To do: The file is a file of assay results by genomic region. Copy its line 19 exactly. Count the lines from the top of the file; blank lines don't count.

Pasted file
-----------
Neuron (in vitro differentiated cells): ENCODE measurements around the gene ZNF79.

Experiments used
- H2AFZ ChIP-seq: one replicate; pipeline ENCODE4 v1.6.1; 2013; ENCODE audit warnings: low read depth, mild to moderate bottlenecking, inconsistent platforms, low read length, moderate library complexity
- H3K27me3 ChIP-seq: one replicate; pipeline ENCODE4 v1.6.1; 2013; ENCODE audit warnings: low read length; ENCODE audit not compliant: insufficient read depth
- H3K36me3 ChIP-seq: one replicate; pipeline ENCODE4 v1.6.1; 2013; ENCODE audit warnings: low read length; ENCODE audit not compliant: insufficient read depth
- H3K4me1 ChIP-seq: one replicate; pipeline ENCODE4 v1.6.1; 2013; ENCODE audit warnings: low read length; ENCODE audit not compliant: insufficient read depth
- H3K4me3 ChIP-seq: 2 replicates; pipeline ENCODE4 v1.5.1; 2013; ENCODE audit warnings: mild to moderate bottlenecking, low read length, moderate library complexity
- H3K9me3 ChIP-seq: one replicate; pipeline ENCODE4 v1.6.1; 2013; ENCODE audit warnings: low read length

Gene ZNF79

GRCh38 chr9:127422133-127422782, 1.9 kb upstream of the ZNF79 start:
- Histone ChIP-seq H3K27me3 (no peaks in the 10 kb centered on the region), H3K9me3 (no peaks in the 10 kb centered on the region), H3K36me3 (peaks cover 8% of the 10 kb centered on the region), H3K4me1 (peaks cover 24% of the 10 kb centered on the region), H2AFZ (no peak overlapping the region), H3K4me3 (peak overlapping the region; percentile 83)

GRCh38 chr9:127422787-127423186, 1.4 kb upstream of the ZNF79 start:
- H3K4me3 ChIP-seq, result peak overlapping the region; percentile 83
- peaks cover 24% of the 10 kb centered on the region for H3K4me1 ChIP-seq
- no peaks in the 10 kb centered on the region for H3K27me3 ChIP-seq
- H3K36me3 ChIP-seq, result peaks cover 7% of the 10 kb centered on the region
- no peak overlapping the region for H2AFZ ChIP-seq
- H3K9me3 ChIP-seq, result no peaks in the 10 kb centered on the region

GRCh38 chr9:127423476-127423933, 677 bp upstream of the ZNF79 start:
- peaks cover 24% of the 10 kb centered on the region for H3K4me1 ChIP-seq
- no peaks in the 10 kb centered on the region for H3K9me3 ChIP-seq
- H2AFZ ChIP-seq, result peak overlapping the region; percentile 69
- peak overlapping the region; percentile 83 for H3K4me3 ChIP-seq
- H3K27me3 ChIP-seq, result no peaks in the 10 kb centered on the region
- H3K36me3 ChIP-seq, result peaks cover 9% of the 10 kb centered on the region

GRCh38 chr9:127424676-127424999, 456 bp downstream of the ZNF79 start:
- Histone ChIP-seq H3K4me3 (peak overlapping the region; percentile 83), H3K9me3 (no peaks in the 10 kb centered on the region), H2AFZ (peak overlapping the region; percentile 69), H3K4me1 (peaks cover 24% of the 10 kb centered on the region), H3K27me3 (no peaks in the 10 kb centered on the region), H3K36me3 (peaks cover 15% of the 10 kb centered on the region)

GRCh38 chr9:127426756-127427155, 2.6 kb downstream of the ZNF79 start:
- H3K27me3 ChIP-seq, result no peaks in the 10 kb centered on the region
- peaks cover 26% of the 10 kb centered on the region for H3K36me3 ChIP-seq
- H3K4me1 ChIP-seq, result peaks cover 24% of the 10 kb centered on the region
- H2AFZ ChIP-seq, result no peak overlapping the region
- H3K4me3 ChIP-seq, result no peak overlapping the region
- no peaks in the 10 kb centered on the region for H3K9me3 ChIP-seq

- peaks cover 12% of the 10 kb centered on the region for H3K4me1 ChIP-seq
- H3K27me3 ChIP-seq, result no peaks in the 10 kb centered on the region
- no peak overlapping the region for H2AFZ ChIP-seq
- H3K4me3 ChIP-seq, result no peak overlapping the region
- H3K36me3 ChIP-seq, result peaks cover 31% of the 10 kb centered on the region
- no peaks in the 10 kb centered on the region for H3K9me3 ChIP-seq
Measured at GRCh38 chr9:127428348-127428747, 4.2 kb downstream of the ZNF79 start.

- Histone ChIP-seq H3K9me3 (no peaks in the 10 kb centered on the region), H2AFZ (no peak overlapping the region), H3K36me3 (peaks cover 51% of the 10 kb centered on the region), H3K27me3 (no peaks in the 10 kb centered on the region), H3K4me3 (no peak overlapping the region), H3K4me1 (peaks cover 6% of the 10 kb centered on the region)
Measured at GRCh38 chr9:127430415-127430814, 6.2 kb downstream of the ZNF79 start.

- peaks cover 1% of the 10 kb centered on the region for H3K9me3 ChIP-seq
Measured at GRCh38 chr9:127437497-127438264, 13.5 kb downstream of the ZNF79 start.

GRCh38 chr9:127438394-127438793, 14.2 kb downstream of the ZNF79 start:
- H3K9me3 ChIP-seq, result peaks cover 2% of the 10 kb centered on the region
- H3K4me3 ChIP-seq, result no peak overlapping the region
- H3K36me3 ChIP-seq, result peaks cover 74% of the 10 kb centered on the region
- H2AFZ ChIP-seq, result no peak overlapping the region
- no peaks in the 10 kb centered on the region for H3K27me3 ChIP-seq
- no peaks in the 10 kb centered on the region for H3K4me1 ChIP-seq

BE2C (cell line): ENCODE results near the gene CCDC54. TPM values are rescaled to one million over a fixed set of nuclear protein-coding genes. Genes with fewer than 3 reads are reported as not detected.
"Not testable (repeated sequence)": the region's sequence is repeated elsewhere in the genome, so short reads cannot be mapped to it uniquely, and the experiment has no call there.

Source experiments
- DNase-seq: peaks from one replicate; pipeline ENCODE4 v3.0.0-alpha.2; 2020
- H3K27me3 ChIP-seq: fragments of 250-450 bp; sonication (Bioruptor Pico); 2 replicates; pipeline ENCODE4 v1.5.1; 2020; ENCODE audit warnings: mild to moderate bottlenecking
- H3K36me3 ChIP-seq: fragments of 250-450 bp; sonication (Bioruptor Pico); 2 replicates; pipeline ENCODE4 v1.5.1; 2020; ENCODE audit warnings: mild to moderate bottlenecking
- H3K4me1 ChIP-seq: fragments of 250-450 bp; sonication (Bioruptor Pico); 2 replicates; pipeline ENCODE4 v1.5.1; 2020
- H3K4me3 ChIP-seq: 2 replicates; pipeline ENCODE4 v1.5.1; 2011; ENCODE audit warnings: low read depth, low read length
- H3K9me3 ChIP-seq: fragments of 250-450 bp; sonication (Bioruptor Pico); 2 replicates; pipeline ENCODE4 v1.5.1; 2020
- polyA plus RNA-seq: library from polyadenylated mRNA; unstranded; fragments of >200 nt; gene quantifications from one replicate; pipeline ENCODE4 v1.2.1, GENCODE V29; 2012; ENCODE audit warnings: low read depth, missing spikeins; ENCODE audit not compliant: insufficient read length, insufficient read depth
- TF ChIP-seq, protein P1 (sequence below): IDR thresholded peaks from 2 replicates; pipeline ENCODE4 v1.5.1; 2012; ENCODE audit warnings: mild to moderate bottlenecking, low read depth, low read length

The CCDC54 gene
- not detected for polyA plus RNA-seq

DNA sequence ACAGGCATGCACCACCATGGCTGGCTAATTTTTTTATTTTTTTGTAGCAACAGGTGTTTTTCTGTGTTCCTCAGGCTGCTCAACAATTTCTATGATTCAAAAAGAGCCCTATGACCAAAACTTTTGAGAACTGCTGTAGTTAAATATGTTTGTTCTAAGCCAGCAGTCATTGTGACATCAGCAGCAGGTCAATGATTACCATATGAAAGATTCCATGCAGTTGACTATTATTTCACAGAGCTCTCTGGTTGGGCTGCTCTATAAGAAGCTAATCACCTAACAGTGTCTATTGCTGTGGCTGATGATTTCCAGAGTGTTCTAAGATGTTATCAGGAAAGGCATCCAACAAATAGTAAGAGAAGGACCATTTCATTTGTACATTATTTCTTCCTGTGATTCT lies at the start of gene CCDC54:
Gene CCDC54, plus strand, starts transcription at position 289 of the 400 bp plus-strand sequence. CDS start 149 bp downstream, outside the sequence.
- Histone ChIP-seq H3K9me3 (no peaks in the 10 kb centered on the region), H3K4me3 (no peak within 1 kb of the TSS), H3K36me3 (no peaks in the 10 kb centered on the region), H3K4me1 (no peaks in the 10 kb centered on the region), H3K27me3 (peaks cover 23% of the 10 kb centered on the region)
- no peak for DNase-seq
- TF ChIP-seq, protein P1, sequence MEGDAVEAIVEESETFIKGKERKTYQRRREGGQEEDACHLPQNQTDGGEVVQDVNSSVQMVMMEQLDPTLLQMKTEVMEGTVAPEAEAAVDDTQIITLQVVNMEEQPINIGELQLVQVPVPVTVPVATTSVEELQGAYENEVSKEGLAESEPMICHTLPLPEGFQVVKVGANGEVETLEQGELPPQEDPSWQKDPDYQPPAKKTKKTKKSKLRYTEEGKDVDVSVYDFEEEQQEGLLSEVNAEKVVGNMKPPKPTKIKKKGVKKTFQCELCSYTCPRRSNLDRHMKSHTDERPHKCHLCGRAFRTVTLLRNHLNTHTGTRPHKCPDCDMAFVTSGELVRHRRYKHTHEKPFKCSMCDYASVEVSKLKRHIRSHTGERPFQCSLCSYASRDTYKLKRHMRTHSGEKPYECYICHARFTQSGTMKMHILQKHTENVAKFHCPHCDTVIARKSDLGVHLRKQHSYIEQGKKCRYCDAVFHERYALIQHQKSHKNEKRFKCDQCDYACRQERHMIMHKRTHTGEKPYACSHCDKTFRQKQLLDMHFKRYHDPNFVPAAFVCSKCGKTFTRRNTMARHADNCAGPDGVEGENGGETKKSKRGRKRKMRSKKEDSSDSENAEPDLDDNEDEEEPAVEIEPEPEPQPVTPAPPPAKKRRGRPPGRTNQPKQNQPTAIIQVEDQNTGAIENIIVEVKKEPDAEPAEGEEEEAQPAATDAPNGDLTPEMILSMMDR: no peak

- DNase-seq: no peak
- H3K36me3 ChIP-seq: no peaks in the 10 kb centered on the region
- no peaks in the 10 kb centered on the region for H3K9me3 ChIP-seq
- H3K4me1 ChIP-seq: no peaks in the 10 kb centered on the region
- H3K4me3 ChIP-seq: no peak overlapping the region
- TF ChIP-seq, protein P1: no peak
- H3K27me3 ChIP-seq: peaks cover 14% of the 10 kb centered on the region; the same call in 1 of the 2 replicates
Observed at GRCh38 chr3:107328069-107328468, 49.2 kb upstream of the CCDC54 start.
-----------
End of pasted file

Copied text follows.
GRCh38 chr9:127423476-127423933, 677 bp upstream of the ZNF79 start: